In the early 1980s, while taking a leadership class for a master's degree at WVU, our professor worked us through several "in-box" simulations. We were a group of young teachers training to be principals, and he gave us 20 situations we could find in our in-box on a Monday morning as a principal. Our job was to give each a priority ranking and write how we would handle the situation.
On the first set, one of the situations said, "You have received notice from your ex-wife that the alimony check is late." Most of us gave that a low priority and put it at the bottom of the stack. When compared with, "The football team destroyed their visiting team locker room Friday night," and "The boiler has gone out," it seemed trivial. But the sage member of our group, a veteran high school principal who was finally getting his degree (I never did understand that), said, and the professor agreed, that "You need to take care of yourself first if you want to be effective at school." It was a lesson I have not forgotten, but have been guilty of violating often. Many times we put family on the back burner while we do our jobs, but you have to know the limits.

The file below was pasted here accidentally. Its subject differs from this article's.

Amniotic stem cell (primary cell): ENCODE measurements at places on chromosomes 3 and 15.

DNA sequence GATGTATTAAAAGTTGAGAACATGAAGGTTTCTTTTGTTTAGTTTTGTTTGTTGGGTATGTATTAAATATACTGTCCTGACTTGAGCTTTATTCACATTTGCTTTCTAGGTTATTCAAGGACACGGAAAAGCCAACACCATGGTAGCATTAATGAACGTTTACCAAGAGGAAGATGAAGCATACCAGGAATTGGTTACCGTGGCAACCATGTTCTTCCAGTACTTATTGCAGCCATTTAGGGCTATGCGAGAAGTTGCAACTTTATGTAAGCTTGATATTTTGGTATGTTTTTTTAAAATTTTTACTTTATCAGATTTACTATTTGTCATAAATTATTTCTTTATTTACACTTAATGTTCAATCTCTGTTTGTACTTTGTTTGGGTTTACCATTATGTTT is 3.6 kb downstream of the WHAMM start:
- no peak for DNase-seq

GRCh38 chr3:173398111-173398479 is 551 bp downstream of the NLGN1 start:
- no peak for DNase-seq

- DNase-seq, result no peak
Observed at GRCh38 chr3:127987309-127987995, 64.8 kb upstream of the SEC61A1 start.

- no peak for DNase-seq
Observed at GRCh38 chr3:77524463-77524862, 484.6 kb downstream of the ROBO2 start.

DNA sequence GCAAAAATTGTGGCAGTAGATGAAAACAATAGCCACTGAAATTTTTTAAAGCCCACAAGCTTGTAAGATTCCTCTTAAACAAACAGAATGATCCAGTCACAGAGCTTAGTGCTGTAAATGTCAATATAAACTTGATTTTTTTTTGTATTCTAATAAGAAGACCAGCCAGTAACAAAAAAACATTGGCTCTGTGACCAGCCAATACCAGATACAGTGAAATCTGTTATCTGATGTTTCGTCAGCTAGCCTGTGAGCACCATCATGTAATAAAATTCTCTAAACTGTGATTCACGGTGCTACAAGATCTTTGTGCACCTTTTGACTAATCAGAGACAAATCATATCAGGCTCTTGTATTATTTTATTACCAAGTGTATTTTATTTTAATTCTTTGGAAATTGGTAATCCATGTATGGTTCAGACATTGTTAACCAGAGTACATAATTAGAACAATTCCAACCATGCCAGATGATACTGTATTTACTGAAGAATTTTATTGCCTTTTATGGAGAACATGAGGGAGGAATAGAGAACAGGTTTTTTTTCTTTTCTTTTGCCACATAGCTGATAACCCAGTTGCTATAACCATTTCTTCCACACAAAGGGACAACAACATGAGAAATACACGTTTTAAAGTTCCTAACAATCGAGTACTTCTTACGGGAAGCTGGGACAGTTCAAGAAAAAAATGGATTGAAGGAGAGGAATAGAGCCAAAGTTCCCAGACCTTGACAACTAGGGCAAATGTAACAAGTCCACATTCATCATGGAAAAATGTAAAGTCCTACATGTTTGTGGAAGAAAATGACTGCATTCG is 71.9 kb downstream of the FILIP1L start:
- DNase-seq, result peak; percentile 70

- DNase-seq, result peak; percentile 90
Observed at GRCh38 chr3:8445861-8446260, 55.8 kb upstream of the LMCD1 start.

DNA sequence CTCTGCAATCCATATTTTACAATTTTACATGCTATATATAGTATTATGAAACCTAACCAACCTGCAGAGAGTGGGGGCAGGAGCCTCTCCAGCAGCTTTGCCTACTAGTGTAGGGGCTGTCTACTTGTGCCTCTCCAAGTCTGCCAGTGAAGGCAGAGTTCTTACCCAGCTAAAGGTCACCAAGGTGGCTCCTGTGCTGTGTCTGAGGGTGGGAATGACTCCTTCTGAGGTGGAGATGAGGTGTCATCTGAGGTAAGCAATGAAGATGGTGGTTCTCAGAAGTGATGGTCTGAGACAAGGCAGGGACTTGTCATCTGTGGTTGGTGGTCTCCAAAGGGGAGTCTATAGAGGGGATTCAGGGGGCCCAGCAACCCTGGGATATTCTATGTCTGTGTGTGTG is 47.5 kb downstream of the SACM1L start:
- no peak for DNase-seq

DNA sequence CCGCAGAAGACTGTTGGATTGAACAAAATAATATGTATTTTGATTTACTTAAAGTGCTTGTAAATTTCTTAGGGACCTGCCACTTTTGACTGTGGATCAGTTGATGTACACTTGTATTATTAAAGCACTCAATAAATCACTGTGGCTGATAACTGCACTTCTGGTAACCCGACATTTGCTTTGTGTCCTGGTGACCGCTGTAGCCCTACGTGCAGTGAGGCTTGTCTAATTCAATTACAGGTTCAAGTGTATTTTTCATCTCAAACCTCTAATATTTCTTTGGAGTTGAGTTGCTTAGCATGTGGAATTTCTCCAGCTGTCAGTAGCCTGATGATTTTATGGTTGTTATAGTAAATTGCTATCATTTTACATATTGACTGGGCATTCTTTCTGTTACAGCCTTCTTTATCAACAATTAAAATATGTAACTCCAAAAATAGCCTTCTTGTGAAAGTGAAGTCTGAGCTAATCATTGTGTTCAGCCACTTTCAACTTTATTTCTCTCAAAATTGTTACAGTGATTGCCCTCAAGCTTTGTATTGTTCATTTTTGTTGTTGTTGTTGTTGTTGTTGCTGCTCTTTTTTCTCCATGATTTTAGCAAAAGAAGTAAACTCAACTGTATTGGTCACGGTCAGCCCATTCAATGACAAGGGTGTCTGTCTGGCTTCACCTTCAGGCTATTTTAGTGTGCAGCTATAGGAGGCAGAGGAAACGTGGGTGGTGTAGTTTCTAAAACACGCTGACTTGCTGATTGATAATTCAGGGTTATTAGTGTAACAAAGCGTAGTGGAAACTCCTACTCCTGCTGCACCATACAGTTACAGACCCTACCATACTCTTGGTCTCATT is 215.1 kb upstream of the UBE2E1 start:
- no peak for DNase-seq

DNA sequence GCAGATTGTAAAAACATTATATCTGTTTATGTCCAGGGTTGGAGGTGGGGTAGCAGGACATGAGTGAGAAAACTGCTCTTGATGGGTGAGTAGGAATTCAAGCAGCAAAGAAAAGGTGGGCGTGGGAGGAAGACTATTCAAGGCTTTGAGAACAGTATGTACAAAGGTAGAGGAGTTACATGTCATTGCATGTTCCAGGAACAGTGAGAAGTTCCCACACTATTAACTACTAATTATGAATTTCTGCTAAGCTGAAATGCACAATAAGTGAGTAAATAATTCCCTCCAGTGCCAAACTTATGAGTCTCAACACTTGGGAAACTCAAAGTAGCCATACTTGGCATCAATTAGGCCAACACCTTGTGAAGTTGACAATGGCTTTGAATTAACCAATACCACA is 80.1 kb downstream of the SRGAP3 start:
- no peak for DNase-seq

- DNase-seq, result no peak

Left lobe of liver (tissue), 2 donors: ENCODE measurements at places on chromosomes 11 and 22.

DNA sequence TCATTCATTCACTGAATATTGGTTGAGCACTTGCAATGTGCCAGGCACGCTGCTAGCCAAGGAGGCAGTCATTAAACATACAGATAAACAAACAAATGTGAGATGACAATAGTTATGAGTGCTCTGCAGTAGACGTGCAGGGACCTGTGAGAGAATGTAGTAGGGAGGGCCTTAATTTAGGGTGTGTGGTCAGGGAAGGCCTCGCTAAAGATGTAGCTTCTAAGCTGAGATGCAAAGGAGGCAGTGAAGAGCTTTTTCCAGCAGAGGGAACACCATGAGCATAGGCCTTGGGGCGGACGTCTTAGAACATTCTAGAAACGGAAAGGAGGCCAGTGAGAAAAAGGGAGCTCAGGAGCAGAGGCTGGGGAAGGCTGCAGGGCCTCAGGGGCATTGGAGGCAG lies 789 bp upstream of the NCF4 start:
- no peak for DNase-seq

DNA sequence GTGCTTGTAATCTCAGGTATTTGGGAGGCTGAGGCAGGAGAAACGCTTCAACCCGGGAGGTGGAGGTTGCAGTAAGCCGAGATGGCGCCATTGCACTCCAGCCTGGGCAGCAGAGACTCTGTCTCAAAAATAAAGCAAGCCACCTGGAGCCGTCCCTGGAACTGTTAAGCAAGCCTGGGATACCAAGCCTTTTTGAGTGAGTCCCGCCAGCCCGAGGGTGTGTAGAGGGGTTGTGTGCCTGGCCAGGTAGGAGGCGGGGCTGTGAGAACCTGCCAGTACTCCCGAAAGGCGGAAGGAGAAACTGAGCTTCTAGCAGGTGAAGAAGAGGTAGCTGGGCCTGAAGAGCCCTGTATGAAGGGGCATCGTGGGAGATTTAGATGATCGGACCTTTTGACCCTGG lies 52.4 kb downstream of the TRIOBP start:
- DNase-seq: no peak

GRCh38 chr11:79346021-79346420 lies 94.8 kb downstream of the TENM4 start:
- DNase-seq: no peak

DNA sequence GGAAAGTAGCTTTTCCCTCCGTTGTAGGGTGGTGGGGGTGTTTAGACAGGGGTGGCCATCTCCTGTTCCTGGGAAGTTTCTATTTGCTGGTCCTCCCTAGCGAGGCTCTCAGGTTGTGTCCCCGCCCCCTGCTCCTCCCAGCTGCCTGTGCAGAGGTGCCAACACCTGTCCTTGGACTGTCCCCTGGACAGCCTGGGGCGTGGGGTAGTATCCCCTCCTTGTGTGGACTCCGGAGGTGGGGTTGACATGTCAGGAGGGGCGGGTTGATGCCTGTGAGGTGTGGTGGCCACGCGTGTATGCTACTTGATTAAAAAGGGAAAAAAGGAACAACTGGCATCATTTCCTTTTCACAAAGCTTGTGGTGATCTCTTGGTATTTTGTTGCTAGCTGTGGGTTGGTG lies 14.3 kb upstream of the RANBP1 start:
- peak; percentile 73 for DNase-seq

My encouragement is for our men to write your wife a letter telling her how much you love her and why. Ladies, write one to your husband telling him how much you respect him and why. We could not do this work well without their support, and we need to tend to things at home to be our best here. You might be surprised at the appreciation you will receive.